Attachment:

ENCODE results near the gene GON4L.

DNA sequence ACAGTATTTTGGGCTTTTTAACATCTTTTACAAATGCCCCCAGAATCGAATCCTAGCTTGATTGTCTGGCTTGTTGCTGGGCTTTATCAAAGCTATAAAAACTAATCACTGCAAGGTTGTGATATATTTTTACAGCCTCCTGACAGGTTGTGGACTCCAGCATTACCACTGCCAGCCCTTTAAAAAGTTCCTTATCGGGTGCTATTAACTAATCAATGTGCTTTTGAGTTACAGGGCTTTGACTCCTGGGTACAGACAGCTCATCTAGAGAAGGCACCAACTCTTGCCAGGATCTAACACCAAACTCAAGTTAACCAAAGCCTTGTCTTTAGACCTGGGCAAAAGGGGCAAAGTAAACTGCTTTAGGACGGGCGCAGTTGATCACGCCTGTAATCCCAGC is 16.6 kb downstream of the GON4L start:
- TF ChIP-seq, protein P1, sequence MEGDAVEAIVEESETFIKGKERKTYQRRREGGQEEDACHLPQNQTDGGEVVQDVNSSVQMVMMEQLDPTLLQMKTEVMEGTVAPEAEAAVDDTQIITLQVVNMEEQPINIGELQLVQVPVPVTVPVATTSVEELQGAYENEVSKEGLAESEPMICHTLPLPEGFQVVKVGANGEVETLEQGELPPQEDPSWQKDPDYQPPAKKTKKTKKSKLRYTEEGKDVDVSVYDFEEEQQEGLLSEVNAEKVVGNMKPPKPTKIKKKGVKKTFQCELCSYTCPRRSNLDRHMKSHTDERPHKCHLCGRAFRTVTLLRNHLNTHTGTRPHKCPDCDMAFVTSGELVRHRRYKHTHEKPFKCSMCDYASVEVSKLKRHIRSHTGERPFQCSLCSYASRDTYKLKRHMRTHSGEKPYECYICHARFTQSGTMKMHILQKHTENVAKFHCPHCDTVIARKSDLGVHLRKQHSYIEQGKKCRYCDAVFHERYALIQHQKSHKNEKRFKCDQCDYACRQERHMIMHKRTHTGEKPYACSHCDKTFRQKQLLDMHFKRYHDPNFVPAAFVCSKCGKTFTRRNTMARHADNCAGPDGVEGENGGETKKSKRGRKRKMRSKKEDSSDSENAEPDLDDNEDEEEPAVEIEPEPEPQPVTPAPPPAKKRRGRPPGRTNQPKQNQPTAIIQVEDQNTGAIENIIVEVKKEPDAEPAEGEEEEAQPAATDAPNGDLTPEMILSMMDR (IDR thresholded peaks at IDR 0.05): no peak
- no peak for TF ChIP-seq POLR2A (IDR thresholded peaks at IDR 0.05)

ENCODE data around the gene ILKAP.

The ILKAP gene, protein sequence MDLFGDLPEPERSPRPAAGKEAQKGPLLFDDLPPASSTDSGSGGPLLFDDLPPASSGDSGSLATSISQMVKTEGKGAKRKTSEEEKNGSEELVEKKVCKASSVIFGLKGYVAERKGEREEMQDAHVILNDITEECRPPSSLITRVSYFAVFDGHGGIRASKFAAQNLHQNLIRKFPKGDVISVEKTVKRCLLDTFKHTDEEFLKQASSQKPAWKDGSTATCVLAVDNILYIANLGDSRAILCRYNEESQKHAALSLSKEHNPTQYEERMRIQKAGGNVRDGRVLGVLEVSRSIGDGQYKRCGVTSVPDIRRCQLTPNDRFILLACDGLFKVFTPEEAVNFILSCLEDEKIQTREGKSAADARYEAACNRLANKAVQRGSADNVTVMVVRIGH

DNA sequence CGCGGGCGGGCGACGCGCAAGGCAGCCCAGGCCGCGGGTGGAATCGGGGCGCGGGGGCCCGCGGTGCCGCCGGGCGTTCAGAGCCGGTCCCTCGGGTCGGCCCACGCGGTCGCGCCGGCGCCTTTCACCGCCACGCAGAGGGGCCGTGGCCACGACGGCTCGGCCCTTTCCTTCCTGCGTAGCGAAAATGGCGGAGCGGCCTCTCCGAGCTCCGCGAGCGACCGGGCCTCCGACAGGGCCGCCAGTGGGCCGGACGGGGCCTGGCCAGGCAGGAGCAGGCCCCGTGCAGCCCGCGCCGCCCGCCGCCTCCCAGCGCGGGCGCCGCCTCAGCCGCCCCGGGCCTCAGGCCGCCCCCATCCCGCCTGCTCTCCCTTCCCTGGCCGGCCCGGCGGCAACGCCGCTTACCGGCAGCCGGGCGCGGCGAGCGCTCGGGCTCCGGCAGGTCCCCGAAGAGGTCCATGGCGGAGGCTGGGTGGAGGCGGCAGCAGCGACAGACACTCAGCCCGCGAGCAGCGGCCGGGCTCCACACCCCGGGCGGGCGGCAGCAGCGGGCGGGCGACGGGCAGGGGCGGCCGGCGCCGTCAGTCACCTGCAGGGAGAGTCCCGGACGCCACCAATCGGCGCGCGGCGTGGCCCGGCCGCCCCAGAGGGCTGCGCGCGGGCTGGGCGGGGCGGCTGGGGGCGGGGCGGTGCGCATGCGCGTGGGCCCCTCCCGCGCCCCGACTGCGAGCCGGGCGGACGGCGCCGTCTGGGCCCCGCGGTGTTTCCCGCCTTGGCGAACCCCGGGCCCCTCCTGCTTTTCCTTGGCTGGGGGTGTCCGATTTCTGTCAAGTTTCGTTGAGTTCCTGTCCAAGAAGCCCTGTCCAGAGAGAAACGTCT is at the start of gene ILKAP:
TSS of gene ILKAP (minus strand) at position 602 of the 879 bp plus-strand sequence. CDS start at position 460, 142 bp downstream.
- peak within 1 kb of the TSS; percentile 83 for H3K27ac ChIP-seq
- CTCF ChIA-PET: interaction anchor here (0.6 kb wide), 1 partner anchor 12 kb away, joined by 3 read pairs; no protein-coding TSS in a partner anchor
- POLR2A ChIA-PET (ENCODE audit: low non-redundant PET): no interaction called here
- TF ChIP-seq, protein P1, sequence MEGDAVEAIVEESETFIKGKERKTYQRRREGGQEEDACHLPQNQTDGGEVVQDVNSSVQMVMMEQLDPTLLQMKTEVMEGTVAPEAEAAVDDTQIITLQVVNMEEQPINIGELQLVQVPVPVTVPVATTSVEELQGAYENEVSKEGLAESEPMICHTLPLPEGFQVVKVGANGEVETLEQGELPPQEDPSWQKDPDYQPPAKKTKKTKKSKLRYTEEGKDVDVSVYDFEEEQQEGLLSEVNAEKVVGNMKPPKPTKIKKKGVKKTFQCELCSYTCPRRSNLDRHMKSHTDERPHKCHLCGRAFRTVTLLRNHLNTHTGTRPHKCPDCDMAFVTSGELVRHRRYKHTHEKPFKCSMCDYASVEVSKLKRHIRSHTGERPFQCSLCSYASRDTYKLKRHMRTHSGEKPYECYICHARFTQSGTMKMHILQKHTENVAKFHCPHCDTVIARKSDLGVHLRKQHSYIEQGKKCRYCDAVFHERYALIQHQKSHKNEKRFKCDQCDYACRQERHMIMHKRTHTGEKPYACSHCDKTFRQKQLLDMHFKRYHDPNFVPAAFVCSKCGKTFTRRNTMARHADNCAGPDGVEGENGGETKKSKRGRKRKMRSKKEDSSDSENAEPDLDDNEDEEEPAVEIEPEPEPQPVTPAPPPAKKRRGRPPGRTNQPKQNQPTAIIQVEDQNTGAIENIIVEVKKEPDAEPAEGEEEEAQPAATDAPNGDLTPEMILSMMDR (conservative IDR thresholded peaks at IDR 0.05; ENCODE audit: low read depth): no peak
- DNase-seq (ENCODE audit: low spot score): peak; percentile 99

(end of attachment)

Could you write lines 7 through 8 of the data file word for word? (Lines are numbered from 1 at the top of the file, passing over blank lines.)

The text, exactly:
DNA sequence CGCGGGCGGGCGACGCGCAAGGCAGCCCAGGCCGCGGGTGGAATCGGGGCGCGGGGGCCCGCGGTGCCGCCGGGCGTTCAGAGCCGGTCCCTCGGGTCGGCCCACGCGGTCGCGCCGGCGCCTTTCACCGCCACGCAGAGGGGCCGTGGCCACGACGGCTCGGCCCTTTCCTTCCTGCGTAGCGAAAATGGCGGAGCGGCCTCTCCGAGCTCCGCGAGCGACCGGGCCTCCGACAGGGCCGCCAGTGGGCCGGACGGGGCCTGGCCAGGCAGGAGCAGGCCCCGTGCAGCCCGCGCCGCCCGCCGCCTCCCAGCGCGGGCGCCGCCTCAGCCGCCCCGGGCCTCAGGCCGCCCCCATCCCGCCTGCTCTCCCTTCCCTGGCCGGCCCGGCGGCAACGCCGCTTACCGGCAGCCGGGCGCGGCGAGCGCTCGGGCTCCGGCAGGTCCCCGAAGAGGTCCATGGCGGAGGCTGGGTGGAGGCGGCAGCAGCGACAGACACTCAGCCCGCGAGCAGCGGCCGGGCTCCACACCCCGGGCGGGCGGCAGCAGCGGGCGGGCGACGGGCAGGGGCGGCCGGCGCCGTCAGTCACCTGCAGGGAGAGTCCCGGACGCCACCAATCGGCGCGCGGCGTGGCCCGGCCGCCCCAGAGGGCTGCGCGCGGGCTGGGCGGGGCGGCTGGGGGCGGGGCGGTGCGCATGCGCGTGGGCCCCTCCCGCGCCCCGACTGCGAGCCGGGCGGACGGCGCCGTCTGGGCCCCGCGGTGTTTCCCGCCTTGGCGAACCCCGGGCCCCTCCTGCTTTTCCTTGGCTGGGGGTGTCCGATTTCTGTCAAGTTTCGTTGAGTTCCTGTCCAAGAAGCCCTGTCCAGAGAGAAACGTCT is at the start of gene ILKAP:
TSS of gene ILKAP (minus strand) at position 602 of the 879 bp plus-strand sequence. CDS start at position 460, 142 bp downstream.